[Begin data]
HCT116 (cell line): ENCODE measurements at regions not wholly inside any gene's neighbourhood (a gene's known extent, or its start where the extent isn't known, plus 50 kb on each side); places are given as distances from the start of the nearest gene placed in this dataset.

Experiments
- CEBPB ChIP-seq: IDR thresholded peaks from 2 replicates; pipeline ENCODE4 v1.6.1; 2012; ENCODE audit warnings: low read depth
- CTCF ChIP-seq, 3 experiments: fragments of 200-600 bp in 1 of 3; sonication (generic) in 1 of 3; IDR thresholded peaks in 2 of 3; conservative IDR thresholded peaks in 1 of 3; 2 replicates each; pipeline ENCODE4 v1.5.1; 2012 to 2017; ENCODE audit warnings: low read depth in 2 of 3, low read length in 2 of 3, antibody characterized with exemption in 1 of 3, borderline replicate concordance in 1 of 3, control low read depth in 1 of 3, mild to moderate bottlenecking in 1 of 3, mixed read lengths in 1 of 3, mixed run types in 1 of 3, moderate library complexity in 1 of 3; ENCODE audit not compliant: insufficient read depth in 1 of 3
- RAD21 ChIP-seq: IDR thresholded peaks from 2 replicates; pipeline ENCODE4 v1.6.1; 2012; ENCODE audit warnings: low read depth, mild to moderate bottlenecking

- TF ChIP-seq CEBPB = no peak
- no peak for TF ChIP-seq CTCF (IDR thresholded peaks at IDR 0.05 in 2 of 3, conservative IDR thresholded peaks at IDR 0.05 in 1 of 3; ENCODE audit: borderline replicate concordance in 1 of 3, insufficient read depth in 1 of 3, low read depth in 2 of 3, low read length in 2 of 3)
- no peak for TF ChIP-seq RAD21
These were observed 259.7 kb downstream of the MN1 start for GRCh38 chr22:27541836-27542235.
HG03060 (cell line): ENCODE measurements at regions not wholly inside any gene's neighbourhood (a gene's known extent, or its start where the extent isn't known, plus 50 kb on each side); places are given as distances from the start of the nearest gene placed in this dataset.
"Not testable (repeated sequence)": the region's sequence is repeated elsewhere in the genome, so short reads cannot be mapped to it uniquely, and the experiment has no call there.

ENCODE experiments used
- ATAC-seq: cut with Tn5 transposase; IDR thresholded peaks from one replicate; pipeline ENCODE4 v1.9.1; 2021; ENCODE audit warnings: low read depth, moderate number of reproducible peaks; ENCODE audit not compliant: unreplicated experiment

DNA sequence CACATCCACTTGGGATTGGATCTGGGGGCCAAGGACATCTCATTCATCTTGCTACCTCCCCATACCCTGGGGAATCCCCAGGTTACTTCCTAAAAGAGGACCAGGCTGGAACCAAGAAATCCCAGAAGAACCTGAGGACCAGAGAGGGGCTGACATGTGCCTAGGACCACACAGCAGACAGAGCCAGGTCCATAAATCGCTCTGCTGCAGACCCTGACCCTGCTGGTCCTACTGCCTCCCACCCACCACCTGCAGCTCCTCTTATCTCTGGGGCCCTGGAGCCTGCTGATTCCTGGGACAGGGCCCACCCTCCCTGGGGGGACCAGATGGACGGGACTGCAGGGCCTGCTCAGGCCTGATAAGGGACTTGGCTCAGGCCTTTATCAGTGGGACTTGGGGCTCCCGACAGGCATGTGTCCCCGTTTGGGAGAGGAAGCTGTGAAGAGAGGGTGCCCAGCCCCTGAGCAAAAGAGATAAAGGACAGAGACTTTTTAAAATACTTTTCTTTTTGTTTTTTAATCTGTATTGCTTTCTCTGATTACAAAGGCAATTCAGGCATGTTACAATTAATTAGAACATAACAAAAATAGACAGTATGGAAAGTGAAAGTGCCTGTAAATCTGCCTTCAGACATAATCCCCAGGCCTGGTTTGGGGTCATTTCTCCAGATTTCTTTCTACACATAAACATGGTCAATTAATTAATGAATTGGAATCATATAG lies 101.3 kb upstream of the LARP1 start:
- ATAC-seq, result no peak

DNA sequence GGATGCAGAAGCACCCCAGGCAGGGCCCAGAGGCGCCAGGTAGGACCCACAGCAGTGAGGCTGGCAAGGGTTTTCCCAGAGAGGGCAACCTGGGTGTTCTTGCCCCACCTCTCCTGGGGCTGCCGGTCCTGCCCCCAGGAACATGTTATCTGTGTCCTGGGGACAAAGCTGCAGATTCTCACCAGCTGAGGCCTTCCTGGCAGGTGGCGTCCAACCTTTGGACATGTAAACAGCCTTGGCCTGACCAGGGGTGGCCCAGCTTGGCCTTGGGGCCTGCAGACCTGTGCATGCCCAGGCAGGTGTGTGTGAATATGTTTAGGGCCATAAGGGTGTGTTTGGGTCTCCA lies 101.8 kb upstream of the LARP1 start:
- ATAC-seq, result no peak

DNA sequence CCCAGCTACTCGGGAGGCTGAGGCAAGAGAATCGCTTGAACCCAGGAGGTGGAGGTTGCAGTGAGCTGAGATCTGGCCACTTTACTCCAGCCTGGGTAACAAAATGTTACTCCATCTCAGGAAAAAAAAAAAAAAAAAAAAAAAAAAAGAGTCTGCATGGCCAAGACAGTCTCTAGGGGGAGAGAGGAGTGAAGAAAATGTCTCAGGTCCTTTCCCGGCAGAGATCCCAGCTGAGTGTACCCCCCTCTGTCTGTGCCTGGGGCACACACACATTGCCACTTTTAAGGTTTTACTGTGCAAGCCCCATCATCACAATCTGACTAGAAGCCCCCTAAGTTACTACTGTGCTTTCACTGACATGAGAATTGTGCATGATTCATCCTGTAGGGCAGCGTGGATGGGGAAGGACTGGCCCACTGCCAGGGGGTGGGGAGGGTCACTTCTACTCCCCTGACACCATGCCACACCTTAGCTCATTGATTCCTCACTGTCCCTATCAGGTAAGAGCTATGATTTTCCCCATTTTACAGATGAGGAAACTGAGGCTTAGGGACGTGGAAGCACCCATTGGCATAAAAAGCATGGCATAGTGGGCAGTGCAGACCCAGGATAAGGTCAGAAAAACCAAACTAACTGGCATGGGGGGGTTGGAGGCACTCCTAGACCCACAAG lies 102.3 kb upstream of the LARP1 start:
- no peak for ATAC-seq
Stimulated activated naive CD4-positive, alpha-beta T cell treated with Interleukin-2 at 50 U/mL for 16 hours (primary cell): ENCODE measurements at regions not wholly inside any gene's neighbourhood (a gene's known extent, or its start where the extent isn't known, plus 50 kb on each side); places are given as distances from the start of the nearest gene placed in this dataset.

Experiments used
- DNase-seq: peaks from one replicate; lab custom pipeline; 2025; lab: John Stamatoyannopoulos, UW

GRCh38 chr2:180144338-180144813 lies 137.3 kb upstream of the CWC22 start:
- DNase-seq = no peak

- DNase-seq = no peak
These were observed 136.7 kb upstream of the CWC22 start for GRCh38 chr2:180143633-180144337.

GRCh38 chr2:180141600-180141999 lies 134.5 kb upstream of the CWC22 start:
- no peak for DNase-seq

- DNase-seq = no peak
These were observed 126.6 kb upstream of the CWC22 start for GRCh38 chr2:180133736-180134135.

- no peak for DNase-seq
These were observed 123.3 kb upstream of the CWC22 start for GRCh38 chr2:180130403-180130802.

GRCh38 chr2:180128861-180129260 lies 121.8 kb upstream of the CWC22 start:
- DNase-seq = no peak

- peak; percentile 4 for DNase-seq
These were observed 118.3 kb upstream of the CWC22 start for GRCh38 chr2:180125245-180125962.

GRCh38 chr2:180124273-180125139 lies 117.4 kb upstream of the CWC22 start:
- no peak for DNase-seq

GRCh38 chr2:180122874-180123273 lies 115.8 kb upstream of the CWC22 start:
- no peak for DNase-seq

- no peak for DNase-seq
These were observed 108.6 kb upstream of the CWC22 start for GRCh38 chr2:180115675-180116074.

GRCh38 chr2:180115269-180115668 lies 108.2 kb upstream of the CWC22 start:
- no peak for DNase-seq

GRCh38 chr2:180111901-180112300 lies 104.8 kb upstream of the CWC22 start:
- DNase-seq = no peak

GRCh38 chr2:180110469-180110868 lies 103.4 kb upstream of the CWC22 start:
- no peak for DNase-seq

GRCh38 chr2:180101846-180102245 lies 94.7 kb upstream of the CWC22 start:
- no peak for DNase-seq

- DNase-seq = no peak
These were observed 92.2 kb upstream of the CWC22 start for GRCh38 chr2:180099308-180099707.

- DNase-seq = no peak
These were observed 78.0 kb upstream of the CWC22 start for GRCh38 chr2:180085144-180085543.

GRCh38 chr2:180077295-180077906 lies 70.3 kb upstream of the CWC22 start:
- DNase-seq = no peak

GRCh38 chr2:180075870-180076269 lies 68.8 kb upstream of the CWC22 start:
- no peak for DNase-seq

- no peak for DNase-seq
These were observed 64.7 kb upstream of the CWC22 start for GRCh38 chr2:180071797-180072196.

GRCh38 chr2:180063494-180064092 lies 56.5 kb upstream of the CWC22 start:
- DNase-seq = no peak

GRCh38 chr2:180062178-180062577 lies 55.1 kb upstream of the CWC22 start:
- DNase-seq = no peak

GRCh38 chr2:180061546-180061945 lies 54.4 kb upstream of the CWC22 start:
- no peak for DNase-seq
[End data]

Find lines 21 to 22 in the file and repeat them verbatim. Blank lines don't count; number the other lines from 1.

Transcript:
Experiments used
- DNase-seq: peaks from one replicate; lab custom pipeline; 2025; lab: John Stamatoyannopoulos, UW